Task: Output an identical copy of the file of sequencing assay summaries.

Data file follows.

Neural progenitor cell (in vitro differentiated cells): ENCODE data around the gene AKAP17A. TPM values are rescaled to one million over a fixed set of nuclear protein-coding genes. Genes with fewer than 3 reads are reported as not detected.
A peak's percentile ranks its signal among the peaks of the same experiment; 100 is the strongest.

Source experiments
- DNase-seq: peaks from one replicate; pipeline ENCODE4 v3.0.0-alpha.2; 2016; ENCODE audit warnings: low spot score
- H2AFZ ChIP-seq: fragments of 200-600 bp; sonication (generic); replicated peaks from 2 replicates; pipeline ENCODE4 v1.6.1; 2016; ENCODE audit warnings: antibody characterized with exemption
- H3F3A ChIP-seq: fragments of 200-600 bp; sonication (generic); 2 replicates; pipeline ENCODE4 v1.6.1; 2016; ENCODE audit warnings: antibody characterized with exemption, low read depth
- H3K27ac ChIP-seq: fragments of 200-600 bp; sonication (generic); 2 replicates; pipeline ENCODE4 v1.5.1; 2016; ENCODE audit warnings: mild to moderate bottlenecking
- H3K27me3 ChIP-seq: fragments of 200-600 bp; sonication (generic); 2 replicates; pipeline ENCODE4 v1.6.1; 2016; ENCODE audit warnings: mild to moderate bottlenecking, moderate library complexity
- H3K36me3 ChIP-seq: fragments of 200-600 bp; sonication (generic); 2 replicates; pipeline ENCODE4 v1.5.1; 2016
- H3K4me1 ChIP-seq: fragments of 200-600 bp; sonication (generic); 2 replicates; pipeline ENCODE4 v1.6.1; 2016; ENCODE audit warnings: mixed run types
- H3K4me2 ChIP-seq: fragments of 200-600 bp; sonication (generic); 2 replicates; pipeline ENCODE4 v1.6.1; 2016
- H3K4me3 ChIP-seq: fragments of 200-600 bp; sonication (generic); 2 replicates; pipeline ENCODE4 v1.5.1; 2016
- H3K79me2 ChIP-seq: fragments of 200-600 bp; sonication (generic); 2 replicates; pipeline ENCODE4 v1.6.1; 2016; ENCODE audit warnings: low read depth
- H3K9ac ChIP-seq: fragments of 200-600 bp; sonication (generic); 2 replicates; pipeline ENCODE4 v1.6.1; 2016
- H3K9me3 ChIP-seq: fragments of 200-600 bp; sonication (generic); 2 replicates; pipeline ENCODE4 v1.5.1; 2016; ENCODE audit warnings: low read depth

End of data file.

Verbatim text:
Neural progenitor cell (in vitro differentiated cells): ENCODE data around the gene AKAP17A. TPM values are rescaled to one million over a fixed set of nuclear protein-coding genes. Genes with fewer than 3 reads are reported as not detected.
A peak's percentile ranks its signal among the peaks of the same experiment; 100 is the strongest.

Source experiments
- DNase-seq: peaks from one replicate; pipeline ENCODE4 v3.0.0-alpha.2; 2016; ENCODE audit warnings: low spot score
- H2AFZ ChIP-seq: fragments of 200-600 bp; sonication (generic); replicated peaks from 2 replicates; pipeline ENCODE4 v1.6.1; 2016; ENCODE audit warnings: antibody characterized with exemption
- H3F3A ChIP-seq: fragments of 200-600 bp; sonication (generic); 2 replicates; pipeline ENCODE4 v1.6.1; 2016; ENCODE audit warnings: antibody characterized with exemption, low read depth
- H3K27ac ChIP-seq: fragments of 200-600 bp; sonication (generic); 2 replicates; pipeline ENCODE4 v1.5.1; 2016; ENCODE audit warnings: mild to moderate bottlenecking
- H3K27me3 ChIP-seq: fragments of 200-600 bp; sonication (generic); 2 replicates; pipeline ENCODE4 v1.6.1; 2016; ENCODE audit warnings: mild to moderate bottlenecking, moderate library complexity
- H3K36me3 ChIP-seq: fragments of 200-600 bp; sonication (generic); 2 replicates; pipeline ENCODE4 v1.5.1; 2016
- H3K4me1 ChIP-seq: fragments of 200-600 bp; sonication (generic); 2 replicates; pipeline ENCODE4 v1.6.1; 2016; ENCODE audit warnings: mixed run types
- H3K4me2 ChIP-seq: fragments of 200-600 bp; sonication (generic); 2 replicates; pipeline ENCODE4 v1.6.1; 2016
- H3K4me3 ChIP-seq: fragments of 200-600 bp; sonication (generic); 2 replicates; pipeline ENCODE4 v1.5.1; 2016
- H3K79me2 ChIP-seq: fragments of 200-600 bp; sonication (generic); 2 replicates; pipeline ENCODE4 v1.6.1; 2016; ENCODE audit warnings: low read depth
- H3K9ac ChIP-seq: fragments of 200-600 bp; sonication (generic); 2 replicates; pipeline ENCODE4 v1.6.1; 2016
- H3K9me3 ChIP-seq: fragments of 200-600 bp; sonication (generic); 2 replicates; pipeline ENCODE4 v1.5.1; 2016; ENCODE audit warnings: low read depth